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 A new paper uses TOA-MD to assess technologies in a 1.5 degree C world

Abstract. In 2015 the United Nations challenged the scientific community to evaluate development pathways consistent with the goal of limiting global average temperature increase to 1.5C. This study reports analysis that was carried out as part of a project responding to that challenge. Using recently developed methods for regional integrated assessment of agricultural systems, this study evaluates the economic and environmental performance of dryland farming systems in the U.S. Pacific Northwest, a major wheat production region, under greenhouse gas mitigation and policy scenarios consistent with the 1.5C goal. A novel feature of this study is to combine bio-physical and economic models with site-specific Life Cycle Analysis to evaluate both the economic performance of current and possible alternative farming systems. The analysis shows that these farming systems could be adapted through changes in management to reduce soil emissions of greenhouse gases and incorporation of new biofuel crops, and could be affected by changes in prices and costs of production associated with greenhouse gas mitigation policies. These changes could result in a win-win outcome for those farms in the Pacific Northwest region where site-specific conditions are suited to these adaptations, providing both higher farm incomes and contributing to greenhouse gas emissions reductions. A key implication for mitigation and adaptation strategies is the need to coordinate climate policy design and development of technologies needed to achieve policy goals.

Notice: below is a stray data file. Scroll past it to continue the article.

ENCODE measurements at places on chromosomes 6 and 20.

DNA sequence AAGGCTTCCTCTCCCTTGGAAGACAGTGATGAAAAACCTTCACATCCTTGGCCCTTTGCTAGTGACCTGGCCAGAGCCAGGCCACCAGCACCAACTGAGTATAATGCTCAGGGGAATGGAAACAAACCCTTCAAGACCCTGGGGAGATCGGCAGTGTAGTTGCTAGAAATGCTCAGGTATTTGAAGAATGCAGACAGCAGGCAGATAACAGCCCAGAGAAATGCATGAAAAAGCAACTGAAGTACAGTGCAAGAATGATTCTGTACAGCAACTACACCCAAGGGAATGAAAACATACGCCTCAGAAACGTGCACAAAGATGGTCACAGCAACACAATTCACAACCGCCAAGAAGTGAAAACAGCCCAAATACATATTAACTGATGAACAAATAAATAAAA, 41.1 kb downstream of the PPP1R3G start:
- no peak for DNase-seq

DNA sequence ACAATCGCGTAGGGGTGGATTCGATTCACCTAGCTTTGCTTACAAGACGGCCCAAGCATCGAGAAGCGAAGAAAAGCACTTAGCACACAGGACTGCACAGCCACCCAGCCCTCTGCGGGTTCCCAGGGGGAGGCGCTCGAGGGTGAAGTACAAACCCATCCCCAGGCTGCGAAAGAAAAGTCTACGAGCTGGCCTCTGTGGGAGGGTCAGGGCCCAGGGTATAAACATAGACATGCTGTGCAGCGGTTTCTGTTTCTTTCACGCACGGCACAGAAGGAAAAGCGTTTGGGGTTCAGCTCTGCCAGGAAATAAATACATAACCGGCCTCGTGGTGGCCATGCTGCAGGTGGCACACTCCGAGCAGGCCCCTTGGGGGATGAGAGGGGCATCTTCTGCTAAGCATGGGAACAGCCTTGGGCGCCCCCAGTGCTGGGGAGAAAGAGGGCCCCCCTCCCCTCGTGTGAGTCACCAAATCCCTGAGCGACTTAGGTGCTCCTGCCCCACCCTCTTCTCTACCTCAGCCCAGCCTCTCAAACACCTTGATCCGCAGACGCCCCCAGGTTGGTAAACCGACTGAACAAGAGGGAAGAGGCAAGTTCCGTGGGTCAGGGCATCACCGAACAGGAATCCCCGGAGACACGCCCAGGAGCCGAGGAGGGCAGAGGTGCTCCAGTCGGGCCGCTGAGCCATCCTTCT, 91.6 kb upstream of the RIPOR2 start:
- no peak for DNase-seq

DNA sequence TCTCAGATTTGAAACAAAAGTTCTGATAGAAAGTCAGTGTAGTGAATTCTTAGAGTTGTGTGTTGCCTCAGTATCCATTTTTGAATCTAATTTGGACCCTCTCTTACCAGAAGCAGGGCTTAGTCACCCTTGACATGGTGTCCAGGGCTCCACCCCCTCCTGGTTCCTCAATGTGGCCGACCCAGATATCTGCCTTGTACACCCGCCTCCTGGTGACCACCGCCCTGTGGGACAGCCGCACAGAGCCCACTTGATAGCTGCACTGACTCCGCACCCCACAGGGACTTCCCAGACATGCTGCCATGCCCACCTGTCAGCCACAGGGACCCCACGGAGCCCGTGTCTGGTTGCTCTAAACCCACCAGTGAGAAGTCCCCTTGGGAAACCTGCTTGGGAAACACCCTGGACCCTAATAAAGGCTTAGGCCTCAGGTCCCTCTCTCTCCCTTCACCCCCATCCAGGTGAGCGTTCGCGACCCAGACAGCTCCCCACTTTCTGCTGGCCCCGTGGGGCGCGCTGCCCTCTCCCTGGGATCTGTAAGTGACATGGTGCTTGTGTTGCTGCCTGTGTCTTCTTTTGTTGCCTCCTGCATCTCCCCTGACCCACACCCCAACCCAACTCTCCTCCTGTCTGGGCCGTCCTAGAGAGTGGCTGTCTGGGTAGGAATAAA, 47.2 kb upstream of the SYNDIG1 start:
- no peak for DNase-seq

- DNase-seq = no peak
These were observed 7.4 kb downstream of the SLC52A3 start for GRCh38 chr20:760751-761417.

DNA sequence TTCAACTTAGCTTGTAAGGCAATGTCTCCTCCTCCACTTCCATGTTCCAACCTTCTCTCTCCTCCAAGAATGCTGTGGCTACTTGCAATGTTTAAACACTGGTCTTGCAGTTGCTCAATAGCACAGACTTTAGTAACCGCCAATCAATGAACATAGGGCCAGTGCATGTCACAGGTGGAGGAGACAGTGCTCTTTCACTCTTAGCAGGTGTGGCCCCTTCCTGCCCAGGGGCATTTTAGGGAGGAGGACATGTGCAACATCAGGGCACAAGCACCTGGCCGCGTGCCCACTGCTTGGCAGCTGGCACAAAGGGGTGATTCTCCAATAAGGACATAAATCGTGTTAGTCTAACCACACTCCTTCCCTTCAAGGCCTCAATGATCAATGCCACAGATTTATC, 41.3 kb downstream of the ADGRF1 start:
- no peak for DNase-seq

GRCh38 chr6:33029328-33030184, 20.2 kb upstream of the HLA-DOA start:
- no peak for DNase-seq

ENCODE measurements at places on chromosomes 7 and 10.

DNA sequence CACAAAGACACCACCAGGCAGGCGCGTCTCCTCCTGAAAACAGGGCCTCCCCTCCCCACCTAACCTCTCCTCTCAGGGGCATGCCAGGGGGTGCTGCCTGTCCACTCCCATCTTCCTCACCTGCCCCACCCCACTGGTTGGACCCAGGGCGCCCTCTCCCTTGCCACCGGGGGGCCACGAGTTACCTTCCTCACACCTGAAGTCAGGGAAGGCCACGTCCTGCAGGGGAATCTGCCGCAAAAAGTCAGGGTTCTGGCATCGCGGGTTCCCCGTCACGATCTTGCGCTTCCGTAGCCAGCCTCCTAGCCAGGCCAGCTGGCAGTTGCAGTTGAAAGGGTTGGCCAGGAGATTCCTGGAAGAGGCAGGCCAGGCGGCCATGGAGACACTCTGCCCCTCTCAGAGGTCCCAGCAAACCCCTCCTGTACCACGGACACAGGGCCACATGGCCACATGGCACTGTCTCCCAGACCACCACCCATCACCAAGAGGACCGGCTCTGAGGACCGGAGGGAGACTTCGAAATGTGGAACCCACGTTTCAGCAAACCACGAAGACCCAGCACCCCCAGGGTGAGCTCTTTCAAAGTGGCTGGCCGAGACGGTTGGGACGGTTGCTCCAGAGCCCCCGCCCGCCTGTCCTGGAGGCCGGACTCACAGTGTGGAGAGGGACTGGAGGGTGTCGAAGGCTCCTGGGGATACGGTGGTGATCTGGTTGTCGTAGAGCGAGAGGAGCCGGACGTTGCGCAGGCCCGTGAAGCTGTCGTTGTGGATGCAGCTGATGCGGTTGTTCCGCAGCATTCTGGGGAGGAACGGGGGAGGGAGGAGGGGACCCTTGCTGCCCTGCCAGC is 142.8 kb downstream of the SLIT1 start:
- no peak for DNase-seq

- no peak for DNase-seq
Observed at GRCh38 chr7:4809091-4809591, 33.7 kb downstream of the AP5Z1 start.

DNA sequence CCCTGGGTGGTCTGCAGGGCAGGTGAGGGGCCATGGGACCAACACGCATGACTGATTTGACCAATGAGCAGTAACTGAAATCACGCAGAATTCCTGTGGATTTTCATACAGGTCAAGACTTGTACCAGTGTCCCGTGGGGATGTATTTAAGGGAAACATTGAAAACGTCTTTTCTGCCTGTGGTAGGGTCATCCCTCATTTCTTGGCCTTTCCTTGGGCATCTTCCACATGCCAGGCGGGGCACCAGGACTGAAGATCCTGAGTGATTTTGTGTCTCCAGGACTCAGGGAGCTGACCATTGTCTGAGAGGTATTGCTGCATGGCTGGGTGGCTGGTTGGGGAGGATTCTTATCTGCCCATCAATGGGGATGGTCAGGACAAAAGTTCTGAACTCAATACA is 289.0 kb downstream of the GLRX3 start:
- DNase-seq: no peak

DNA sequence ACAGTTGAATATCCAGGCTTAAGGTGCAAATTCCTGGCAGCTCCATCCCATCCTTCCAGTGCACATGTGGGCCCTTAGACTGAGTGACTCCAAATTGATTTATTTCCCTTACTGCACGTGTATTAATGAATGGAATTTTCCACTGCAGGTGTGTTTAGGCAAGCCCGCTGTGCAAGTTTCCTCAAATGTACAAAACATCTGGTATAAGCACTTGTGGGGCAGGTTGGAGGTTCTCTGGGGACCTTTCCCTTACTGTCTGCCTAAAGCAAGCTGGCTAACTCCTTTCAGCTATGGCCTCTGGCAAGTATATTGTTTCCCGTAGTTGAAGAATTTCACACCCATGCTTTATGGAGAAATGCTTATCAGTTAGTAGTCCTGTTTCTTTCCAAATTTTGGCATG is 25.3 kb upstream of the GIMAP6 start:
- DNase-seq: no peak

Image of the handbook Check out the Handbook of Climate Change and Agroecosystems.  John Antle and Roberto Valdivia co-authored many of these chapters.

Chapter 2 - AgMIP’s Trans-disciplinary Agricultural Systems Approach to Regional Integrated Assessment of Climate Impact, Vulnerability and Adaptation, by J. Antle et al.

Chapter 5 - Representative agricultural pathways and scenarios for regional integrated assessment of climate change impacts, vulnerability, and adaptation, by R. Valdivia et al.

These chapters and the full handbook are available for free online at WorldScientific.com.  These and other publications of the Tradeoff Analysis Project are listed in the Applications Library are available for personal use by emailing a request to tradeoffs.team@oregonstate.edu.  Publications and related data sets are also available to all registered users of the TOA-MD software.